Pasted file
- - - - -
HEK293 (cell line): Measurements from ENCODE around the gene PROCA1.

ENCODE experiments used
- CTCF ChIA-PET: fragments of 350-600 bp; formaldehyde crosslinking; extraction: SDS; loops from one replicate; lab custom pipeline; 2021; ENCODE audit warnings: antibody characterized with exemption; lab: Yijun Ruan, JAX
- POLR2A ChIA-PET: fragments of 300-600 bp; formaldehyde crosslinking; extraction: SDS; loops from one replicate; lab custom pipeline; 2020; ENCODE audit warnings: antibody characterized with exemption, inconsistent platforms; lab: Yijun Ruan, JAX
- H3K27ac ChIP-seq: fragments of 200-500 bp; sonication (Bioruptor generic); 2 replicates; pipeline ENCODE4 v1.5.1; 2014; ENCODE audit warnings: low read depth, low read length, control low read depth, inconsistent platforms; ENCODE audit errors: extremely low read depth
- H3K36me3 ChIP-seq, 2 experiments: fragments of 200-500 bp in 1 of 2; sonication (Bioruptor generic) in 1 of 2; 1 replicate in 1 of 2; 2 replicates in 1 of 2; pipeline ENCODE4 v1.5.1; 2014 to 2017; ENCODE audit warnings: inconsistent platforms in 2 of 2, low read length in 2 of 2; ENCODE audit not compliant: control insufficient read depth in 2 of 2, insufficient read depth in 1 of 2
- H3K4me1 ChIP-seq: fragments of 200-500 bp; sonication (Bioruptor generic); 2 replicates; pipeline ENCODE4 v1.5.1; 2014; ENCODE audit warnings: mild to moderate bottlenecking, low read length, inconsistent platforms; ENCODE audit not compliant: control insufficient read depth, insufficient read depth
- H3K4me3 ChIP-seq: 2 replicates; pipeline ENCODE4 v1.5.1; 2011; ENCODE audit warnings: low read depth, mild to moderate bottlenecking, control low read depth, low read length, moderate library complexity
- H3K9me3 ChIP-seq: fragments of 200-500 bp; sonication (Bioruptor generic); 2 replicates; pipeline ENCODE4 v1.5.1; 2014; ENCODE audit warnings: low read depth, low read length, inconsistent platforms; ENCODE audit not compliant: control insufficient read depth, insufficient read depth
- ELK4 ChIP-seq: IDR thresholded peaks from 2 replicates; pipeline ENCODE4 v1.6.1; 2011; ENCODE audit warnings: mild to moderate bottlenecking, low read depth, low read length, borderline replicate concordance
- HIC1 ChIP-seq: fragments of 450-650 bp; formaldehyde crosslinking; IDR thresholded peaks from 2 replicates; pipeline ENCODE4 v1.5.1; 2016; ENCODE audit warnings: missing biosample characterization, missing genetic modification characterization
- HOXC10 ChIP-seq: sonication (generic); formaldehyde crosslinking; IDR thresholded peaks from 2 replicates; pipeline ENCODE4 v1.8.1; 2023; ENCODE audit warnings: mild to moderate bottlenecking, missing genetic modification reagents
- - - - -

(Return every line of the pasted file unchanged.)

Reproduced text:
HEK293 (cell line): Measurements from ENCODE around the gene PROCA1.

ENCODE experiments used
- CTCF ChIA-PET: fragments of 350-600 bp; formaldehyde crosslinking; extraction: SDS; loops from one replicate; lab custom pipeline; 2021; ENCODE audit warnings: antibody characterized with exemption; lab: Yijun Ruan, JAX
- POLR2A ChIA-PET: fragments of 300-600 bp; formaldehyde crosslinking; extraction: SDS; loops from one replicate; lab custom pipeline; 2020; ENCODE audit warnings: antibody characterized with exemption, inconsistent platforms; lab: Yijun Ruan, JAX
- H3K27ac ChIP-seq: fragments of 200-500 bp; sonication (Bioruptor generic); 2 replicates; pipeline ENCODE4 v1.5.1; 2014; ENCODE audit warnings: low read depth, low read length, control low read depth, inconsistent platforms; ENCODE audit errors: extremely low read depth
- H3K36me3 ChIP-seq, 2 experiments: fragments of 200-500 bp in 1 of 2; sonication (Bioruptor generic) in 1 of 2; 1 replicate in 1 of 2; 2 replicates in 1 of 2; pipeline ENCODE4 v1.5.1; 2014 to 2017; ENCODE audit warnings: inconsistent platforms in 2 of 2, low read length in 2 of 2; ENCODE audit not compliant: control insufficient read depth in 2 of 2, insufficient read depth in 1 of 2
- H3K4me1 ChIP-seq: fragments of 200-500 bp; sonication (Bioruptor generic); 2 replicates; pipeline ENCODE4 v1.5.1; 2014; ENCODE audit warnings: mild to moderate bottlenecking, low read length, inconsistent platforms; ENCODE audit not compliant: control insufficient read depth, insufficient read depth
- H3K4me3 ChIP-seq: 2 replicates; pipeline ENCODE4 v1.5.1; 2011; ENCODE audit warnings: low read depth, mild to moderate bottlenecking, control low read depth, low read length, moderate library complexity
- H3K9me3 ChIP-seq: fragments of 200-500 bp; sonication (Bioruptor generic); 2 replicates; pipeline ENCODE4 v1.5.1; 2014; ENCODE audit warnings: low read depth, low read length, inconsistent platforms; ENCODE audit not compliant: control insufficient read depth, insufficient read depth
- ELK4 ChIP-seq: IDR thresholded peaks from 2 replicates; pipeline ENCODE4 v1.6.1; 2011; ENCODE audit warnings: mild to moderate bottlenecking, low read depth, low read length, borderline replicate concordance
- HIC1 ChIP-seq: fragments of 450-650 bp; formaldehyde crosslinking; IDR thresholded peaks from 2 replicates; pipeline ENCODE4 v1.5.1; 2016; ENCODE audit warnings: missing biosample characterization, missing genetic modification characterization
- HOXC10 ChIP-seq: sonication (generic); formaldehyde crosslinking; IDR thresholded peaks from 2 replicates; pipeline ENCODE4 v1.8.1; 2023; ENCODE audit warnings: mild to moderate bottlenecking, missing genetic modification reagents